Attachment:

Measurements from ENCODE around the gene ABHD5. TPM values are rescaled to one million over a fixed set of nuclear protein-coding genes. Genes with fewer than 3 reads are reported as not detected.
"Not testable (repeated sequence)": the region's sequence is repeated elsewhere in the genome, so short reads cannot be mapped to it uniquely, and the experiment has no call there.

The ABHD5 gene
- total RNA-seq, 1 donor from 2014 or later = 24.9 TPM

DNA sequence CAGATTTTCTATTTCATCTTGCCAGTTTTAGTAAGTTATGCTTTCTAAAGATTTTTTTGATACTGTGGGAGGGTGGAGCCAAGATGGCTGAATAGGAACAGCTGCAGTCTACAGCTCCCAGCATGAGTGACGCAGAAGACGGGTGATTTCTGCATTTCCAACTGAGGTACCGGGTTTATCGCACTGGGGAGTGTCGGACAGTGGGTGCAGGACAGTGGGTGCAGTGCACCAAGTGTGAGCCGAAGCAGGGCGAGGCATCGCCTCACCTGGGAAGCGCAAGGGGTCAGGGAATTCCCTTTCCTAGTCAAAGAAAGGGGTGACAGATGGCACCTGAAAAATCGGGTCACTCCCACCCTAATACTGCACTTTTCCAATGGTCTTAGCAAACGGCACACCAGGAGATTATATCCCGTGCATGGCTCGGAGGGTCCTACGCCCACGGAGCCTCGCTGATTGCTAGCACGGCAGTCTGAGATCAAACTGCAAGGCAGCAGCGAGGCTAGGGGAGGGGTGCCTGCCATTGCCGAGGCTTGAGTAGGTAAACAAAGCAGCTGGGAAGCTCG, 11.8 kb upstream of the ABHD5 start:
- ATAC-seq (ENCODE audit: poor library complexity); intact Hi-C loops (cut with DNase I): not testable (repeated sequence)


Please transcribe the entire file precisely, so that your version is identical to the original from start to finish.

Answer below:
Measurements from ENCODE around the gene ABHD5. TPM values are rescaled to one million over a fixed set of nuclear protein-coding genes. Genes with fewer than 3 reads are reported as not detected.
"Not testable (repeated sequence)": the region's sequence is repeated elsewhere in the genome, so short reads cannot be mapped to it uniquely, and the experiment has no call there.

The ABHD5 gene
- total RNA-seq, 1 donor from 2014 or later = 24.9 TPM

DNA sequence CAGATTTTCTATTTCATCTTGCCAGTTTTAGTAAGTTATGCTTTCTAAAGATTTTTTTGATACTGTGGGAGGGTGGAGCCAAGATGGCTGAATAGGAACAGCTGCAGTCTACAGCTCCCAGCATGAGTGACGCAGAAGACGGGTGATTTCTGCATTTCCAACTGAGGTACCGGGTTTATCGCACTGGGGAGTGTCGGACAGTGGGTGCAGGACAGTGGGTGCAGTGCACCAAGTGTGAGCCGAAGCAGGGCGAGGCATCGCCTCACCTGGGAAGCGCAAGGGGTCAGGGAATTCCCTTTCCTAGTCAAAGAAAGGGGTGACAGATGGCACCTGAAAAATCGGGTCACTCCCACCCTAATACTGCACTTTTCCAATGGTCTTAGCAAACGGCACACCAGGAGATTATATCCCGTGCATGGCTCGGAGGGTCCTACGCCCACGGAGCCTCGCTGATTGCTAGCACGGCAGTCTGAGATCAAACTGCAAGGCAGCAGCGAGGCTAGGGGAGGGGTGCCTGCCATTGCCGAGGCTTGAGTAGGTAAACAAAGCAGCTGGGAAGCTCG, 11.8 kb upstream of the ABHD5 start:
- ATAC-seq (ENCODE audit: poor library complexity); intact Hi-C loops (cut with DNase I): not testable (repeated sequence)